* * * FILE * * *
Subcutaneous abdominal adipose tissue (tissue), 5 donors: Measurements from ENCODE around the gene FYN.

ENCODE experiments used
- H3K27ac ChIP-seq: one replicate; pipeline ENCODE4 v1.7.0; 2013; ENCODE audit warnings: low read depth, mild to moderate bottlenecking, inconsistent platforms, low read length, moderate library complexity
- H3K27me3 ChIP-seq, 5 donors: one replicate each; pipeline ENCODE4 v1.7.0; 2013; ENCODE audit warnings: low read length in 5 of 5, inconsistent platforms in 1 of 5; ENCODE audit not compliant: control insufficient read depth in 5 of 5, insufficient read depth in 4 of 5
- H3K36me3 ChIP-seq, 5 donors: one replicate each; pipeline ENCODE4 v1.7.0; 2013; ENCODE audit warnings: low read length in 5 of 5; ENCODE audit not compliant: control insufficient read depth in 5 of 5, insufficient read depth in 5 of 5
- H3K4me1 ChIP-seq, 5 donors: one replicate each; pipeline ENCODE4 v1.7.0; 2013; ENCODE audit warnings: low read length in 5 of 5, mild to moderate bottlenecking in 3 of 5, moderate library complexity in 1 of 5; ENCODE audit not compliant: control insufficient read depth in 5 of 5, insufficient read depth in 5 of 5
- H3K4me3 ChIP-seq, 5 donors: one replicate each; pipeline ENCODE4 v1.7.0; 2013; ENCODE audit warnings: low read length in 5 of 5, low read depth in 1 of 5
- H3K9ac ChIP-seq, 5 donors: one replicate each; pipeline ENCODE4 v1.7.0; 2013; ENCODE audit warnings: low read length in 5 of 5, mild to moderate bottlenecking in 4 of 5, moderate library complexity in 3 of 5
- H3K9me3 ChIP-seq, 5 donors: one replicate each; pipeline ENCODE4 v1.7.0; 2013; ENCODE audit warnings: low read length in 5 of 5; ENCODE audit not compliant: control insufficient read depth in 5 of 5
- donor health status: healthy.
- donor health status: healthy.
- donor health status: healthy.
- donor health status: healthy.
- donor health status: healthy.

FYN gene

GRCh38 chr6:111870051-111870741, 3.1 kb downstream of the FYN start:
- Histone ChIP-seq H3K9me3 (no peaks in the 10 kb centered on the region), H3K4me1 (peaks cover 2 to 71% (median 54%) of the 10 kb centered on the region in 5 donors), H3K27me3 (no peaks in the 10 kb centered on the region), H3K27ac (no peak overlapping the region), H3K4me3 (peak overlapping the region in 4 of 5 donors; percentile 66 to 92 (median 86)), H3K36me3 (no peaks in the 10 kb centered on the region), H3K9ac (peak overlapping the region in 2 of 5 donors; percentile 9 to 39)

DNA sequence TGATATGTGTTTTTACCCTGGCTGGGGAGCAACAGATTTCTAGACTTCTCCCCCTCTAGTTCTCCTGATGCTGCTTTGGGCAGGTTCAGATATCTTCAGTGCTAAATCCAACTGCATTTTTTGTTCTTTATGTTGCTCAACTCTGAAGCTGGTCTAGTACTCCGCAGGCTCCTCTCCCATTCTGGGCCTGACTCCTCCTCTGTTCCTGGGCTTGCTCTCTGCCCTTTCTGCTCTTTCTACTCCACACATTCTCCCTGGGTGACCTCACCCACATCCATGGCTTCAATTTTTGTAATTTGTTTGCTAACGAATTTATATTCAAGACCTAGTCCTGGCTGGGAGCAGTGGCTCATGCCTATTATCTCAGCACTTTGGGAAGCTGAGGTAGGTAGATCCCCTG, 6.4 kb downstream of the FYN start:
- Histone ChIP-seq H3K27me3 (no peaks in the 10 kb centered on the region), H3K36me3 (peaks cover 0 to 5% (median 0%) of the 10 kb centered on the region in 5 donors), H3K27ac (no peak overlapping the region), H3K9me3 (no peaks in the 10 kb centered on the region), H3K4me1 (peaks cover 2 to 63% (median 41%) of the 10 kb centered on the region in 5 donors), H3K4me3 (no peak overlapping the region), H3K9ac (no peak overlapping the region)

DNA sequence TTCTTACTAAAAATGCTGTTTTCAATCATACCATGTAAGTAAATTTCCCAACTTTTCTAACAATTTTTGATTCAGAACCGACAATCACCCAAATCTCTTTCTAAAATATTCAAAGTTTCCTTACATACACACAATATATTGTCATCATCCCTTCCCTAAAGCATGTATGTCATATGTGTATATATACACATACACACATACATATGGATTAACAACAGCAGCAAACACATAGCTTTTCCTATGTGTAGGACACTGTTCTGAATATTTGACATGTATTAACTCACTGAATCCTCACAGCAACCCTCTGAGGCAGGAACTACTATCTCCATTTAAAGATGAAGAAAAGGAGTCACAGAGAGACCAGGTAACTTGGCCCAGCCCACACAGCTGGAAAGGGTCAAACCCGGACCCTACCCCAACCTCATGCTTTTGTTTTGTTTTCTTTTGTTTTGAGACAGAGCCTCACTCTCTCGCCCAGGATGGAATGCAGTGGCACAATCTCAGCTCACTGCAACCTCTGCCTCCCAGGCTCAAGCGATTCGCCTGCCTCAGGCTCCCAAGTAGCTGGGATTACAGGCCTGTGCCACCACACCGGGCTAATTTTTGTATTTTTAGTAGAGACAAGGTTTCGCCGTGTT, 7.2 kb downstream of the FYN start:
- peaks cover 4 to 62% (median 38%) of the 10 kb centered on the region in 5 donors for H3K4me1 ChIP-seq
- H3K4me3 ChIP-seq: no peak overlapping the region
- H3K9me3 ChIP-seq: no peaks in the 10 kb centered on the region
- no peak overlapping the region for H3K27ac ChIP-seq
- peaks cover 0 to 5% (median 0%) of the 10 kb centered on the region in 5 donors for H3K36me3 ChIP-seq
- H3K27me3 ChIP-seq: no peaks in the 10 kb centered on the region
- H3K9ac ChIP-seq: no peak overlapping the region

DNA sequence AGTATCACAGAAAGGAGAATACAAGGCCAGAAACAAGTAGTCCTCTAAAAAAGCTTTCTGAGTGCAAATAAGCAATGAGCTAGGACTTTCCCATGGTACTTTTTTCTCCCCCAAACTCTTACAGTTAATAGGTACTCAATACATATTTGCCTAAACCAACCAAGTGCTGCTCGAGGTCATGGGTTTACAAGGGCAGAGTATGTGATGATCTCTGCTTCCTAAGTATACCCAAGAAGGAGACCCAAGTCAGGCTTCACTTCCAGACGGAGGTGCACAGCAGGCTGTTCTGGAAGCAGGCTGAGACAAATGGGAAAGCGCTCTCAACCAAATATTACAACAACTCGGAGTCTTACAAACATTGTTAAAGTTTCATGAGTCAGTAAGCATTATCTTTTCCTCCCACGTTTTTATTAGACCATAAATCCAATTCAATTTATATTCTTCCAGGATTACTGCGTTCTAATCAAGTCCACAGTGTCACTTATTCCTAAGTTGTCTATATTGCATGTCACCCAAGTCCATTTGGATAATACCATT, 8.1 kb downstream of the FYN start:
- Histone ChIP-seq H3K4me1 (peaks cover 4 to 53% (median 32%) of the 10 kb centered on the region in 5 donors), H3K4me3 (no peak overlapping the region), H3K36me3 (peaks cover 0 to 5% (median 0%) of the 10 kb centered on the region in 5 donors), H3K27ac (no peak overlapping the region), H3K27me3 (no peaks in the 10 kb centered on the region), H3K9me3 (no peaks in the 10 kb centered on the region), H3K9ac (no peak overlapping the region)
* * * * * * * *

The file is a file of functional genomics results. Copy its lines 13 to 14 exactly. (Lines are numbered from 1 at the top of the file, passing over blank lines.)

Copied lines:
- donor health status: healthy.
- donor health status: healthy.